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Horizontal movements of bigeye tuna (Thunnus obesus) near Hawaii determined by Kalman filter analysis of archival tagging data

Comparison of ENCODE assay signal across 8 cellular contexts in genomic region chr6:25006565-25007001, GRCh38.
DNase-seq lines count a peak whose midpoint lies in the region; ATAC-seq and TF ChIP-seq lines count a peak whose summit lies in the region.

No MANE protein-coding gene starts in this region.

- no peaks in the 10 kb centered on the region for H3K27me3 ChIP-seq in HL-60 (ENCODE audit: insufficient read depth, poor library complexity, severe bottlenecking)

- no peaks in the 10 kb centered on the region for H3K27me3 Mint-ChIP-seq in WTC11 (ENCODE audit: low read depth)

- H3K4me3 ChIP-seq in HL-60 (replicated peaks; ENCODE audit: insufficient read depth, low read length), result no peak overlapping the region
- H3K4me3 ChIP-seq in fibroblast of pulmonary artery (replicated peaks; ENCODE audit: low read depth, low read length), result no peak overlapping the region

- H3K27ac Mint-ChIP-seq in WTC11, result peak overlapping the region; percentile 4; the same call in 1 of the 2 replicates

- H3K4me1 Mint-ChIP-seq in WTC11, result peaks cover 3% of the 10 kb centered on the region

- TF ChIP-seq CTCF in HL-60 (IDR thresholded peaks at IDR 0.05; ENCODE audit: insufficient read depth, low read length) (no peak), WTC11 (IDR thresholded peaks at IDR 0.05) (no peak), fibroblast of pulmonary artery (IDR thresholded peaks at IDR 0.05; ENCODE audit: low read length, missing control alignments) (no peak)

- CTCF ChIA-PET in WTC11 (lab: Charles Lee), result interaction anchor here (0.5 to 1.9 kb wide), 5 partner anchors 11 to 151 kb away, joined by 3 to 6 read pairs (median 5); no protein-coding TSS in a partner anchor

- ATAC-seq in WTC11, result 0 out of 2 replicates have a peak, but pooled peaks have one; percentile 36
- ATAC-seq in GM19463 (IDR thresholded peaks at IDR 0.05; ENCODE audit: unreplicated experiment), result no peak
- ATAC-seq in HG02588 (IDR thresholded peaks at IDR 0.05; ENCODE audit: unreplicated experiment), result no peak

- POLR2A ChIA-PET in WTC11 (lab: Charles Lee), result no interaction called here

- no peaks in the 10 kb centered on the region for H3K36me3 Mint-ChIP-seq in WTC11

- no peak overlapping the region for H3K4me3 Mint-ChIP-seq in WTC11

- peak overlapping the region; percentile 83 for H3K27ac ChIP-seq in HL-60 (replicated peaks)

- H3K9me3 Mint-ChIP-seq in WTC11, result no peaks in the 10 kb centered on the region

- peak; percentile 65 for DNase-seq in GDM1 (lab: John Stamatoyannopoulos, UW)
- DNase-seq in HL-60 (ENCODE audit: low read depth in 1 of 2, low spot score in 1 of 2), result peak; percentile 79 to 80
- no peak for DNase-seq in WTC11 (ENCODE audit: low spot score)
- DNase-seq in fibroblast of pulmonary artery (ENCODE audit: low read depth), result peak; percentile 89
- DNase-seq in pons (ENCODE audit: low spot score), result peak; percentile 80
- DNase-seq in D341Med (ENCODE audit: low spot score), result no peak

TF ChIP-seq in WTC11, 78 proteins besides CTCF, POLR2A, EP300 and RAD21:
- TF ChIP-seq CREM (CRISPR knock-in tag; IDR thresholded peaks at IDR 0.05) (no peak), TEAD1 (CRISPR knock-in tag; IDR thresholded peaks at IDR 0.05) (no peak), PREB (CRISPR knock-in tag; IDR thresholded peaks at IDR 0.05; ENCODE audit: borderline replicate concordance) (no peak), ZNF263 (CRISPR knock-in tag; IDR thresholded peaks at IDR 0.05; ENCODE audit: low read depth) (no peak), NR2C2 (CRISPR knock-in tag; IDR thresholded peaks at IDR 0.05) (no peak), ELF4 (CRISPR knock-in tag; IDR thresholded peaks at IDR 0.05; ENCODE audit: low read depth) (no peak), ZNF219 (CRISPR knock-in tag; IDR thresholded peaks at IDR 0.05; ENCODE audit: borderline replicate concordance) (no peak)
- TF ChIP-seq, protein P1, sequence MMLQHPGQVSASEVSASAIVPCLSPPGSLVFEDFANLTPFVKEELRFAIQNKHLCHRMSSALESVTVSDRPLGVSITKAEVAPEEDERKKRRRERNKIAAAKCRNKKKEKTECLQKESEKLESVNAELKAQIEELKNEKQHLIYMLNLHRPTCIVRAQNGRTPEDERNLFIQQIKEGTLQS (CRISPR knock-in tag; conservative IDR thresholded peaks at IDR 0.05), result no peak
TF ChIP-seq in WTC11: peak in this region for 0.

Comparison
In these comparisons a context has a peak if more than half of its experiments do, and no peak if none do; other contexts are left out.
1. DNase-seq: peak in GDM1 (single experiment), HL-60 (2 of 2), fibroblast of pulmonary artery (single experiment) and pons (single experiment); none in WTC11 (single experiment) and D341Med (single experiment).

Geolocation data were recovered from archival tags applied to bigeye tuna near Hawaii. A state-space Kalman filter statistical model was used to estimate geolocation errors, movement parameters, and most probable tracks from the recovered data. Standard deviation estimates ranged from 0.5° to 4.4° latitude and from 0.2° to 1.6° longitude. Bias estimates ranged from −1.9° to 4.1° latitude and from −0.5° to 3.0° longitude. Estimates of directed movement were close to zero for most fish reaching a maximum magnitude of 5.3 nm day−1 for the one fish that moved away from its release site. Diffusivity estimates were also low, ranging from near zero to 1000 nm2 day−1. Low values of the estimated movement parameters are consistent with the restricted scale of the observed movement and the apparent fidelity of bigeye to geographical points of attraction. Inclusion of a time-dependent model of the variance in geolocation estimates reduced the variability of latitude estimates. The state-space Kalman filter model appears to provide realistic estimates of in situ geolocation errors and movement parameters, provides a means to avoid indeterminate latitude estimates during equinoxes, and is a potential bridge between analyses of individual and population movements.